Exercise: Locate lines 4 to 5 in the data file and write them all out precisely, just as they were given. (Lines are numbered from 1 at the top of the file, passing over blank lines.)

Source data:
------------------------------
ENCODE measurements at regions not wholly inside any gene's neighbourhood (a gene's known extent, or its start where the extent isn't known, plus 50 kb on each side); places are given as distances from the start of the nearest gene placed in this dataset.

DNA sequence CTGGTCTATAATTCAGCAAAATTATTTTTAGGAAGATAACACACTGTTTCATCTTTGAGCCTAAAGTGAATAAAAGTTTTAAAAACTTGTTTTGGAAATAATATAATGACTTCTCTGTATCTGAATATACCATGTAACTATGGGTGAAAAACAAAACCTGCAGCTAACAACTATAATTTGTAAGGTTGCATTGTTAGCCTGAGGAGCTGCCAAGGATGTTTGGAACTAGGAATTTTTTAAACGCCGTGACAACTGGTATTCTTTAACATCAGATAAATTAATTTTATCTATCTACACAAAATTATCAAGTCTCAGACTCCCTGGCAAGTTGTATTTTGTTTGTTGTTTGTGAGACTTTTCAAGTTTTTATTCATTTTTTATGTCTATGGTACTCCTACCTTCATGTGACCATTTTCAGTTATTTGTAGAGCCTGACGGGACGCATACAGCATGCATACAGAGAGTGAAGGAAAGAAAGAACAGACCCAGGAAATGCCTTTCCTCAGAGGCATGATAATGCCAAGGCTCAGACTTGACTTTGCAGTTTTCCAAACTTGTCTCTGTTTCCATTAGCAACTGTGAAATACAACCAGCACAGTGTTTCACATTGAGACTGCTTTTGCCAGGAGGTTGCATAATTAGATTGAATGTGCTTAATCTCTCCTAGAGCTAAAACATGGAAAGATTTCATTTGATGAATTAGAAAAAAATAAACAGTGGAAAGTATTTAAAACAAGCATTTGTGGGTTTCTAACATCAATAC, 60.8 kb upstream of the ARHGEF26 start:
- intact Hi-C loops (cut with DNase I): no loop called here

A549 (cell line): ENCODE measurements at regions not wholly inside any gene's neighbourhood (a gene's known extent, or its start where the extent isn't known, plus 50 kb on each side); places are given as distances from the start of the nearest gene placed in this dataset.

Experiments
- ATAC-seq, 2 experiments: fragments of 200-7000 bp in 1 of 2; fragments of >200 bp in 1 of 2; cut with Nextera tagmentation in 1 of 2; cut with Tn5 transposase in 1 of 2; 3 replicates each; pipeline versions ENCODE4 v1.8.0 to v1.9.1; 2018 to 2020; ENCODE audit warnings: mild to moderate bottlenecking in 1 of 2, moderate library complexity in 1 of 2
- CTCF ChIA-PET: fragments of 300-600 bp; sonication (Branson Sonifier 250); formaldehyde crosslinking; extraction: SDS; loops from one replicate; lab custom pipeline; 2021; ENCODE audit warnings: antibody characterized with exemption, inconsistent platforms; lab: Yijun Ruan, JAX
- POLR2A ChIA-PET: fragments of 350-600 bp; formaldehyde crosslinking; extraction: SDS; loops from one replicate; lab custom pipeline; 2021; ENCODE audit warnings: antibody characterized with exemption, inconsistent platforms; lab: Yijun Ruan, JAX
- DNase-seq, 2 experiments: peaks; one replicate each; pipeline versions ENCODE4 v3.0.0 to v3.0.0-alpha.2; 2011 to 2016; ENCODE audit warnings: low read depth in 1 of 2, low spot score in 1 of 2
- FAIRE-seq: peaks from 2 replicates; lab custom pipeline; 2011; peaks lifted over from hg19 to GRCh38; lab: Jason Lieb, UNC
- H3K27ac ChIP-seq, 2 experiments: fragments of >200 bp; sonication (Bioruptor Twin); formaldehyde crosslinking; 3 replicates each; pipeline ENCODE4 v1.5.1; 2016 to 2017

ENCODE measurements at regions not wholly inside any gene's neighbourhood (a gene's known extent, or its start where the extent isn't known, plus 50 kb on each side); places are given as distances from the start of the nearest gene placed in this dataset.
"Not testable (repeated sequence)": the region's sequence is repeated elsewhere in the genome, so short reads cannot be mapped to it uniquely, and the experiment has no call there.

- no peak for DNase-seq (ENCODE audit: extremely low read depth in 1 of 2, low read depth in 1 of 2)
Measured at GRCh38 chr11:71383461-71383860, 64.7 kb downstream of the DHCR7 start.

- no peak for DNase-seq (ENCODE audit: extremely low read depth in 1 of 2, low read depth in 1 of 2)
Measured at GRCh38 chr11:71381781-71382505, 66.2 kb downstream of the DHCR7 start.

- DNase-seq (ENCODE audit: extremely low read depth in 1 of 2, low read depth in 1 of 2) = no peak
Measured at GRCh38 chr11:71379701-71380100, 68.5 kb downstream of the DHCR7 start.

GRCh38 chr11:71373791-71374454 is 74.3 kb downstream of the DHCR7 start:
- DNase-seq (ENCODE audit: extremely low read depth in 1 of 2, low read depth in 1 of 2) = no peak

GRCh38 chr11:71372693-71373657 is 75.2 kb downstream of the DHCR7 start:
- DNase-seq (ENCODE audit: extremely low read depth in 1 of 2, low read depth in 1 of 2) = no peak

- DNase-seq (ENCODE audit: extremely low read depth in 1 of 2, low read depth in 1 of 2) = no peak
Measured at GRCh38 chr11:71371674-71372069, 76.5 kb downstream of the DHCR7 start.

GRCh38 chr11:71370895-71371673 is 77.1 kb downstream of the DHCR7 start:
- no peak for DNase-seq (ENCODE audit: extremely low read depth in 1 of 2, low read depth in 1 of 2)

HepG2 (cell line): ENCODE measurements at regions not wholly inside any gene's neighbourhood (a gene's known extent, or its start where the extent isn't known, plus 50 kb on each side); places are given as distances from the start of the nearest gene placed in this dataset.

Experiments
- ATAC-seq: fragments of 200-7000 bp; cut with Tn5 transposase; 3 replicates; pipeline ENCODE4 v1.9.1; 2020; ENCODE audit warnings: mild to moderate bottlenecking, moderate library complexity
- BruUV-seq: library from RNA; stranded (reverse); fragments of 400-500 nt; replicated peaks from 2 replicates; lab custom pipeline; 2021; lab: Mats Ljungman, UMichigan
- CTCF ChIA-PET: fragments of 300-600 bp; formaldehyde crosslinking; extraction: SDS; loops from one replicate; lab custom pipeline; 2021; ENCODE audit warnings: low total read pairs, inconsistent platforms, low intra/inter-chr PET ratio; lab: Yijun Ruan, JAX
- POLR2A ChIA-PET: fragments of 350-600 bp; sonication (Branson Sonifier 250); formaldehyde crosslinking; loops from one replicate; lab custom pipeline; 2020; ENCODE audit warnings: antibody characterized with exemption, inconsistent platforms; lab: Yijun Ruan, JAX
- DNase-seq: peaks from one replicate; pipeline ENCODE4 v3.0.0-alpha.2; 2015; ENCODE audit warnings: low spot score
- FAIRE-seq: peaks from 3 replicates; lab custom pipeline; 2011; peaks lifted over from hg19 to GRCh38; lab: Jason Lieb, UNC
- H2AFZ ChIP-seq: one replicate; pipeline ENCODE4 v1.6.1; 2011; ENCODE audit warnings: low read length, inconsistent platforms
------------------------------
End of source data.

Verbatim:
A549 (cell line): ENCODE measurements at regions not wholly inside any gene's neighbourhood (a gene's known extent, or its start where the extent isn't known, plus 50 kb on each side); places are given as distances from the start of the nearest gene placed in this dataset.

Experiments